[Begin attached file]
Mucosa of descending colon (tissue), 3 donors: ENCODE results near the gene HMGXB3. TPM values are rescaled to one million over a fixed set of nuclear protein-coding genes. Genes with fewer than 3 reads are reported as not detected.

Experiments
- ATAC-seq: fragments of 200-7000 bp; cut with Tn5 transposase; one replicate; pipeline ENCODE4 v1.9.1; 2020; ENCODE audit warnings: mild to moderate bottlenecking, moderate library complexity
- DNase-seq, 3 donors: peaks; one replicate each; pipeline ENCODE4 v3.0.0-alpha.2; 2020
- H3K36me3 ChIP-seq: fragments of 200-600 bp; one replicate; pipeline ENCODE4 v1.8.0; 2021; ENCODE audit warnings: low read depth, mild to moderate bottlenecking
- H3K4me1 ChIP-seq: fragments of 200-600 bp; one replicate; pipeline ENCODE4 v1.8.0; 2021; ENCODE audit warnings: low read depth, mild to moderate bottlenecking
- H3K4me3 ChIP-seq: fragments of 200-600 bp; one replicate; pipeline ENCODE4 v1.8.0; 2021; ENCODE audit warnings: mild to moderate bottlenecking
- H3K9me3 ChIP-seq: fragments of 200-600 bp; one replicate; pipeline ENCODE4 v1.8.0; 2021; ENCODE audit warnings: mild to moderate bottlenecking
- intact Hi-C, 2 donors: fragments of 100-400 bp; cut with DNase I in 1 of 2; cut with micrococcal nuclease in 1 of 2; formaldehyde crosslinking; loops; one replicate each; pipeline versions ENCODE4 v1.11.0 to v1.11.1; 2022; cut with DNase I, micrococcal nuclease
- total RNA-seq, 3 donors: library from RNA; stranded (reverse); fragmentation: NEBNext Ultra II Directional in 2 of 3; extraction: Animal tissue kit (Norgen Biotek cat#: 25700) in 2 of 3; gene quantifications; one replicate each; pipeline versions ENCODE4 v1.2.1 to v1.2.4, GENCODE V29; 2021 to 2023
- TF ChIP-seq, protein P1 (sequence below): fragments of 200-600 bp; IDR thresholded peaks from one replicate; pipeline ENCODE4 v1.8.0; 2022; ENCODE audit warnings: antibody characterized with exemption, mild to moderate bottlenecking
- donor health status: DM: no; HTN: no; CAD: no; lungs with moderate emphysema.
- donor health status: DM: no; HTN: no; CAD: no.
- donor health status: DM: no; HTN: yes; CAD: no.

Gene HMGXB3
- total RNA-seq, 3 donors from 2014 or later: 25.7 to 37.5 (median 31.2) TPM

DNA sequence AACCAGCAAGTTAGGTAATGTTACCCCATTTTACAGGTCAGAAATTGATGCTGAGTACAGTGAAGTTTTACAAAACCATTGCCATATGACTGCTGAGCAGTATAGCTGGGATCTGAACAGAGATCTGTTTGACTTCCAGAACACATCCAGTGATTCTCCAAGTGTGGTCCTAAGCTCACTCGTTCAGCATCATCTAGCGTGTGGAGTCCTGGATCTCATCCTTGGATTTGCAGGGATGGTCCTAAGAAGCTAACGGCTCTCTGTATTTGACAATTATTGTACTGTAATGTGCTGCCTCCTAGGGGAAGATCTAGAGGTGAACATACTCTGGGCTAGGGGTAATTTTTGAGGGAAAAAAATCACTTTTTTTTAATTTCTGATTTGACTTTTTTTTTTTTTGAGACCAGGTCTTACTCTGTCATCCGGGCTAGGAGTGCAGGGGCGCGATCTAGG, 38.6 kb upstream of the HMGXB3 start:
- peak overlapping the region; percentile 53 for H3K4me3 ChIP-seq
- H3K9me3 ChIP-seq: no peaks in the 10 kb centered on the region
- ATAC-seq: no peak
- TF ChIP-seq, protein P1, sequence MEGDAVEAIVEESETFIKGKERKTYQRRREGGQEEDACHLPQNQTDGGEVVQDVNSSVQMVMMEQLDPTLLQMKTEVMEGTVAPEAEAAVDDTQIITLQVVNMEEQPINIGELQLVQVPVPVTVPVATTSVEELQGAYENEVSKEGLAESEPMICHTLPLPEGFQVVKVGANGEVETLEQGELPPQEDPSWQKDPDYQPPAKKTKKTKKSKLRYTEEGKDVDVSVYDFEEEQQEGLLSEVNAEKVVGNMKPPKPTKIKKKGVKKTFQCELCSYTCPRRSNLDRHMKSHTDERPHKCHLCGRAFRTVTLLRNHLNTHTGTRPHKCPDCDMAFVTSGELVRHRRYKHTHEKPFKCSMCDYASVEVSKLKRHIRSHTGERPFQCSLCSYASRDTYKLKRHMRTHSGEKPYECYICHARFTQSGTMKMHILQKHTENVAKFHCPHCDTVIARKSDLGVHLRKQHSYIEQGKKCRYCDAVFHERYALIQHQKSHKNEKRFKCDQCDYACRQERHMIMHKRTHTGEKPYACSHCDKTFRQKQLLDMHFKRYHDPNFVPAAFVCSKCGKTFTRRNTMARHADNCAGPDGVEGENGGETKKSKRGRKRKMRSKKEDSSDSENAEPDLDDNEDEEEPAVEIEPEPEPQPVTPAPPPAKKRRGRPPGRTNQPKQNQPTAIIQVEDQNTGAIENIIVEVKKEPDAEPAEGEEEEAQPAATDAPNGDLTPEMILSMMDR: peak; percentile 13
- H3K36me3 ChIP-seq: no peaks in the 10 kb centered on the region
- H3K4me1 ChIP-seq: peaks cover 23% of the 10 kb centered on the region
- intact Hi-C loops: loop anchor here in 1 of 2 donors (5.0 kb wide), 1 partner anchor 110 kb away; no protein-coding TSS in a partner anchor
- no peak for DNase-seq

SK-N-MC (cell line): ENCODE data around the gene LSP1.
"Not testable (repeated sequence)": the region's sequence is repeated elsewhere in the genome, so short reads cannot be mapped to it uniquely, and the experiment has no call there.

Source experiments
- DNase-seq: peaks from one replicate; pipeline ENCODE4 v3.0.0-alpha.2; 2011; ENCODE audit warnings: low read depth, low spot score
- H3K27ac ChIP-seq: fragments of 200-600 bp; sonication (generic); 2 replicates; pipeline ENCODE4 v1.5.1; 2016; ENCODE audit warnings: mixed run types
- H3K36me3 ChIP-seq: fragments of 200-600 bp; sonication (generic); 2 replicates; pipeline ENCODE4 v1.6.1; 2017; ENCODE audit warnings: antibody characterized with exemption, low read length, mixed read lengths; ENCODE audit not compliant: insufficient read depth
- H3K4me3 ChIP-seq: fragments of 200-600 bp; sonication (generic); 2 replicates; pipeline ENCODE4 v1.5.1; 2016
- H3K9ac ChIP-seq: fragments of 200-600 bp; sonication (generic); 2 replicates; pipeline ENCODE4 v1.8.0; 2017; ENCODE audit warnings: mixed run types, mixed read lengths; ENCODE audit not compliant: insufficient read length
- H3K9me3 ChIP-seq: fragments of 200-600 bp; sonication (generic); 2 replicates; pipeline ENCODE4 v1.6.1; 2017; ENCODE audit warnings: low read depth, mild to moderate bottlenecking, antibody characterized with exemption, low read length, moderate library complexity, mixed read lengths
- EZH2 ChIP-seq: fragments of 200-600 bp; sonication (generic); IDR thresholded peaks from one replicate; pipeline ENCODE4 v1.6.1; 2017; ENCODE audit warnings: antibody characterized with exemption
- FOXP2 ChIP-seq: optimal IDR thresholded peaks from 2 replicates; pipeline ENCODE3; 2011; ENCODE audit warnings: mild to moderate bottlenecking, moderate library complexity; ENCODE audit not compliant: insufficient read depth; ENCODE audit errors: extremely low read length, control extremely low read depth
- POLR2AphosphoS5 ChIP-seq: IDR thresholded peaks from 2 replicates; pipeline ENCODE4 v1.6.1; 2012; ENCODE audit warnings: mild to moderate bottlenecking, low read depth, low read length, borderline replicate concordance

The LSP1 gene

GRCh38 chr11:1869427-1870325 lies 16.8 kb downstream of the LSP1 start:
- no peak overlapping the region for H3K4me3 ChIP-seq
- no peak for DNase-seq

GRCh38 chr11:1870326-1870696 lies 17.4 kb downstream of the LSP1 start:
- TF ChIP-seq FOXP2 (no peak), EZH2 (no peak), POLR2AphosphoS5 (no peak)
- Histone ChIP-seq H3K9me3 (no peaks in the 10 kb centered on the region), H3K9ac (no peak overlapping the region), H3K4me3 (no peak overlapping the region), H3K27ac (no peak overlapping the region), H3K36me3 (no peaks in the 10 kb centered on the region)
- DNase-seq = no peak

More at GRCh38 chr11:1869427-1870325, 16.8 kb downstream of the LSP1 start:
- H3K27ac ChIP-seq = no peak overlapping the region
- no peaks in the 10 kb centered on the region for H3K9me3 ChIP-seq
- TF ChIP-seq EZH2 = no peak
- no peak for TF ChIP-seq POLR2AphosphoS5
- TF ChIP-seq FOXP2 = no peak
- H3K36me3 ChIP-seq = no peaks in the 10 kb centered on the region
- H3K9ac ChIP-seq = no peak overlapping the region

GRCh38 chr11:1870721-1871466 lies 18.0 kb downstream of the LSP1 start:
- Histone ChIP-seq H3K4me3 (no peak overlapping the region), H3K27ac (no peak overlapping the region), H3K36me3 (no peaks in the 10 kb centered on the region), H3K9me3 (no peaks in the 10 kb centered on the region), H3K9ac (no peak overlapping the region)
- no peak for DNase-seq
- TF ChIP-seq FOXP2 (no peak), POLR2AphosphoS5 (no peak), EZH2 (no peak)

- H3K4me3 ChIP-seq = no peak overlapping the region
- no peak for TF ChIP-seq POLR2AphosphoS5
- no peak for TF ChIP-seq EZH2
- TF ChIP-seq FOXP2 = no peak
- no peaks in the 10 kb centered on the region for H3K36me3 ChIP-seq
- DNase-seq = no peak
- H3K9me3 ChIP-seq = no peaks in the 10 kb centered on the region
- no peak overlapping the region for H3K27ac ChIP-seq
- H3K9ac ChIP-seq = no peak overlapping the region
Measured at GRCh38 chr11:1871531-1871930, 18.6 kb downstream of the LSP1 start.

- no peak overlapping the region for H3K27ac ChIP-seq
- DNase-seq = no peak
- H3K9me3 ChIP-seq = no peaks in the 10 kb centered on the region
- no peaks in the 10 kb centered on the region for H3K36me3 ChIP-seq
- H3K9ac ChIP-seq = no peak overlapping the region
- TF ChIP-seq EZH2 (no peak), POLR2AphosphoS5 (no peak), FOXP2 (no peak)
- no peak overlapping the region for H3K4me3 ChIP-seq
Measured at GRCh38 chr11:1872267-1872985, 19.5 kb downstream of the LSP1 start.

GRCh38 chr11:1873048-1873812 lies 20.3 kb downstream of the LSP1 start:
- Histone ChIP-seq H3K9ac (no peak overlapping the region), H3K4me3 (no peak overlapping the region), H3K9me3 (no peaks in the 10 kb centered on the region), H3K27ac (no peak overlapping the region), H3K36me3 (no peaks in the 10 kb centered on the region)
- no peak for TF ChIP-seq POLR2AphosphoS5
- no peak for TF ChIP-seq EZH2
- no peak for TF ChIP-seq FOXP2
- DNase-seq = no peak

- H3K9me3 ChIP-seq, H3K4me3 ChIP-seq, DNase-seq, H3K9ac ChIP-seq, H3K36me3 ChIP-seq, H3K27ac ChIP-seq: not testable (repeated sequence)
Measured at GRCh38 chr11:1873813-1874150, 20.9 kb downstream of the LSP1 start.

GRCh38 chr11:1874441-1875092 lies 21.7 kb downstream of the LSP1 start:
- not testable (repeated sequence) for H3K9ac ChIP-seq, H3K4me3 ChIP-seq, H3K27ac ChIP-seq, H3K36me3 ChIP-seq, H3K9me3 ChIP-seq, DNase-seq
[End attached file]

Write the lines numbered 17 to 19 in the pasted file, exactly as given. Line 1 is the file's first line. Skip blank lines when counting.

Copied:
DNA sequence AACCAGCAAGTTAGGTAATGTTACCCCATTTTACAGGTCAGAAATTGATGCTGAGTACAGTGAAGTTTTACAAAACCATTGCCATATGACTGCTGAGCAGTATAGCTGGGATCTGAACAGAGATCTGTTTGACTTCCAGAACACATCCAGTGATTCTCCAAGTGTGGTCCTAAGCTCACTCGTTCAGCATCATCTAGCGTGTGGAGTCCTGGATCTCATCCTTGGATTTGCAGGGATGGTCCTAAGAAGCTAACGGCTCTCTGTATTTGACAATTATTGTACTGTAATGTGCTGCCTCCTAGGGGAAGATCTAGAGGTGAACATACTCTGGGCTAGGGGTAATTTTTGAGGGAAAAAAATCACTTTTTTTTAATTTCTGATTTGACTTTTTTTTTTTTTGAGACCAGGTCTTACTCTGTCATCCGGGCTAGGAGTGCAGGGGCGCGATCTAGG, 38.6 kb upstream of the HMGXB3 start:
- peak overlapping the region; percentile 53 for H3K4me3 ChIP-seq
- H3K9me3 ChIP-seq: no peaks in the 10 kb centered on the region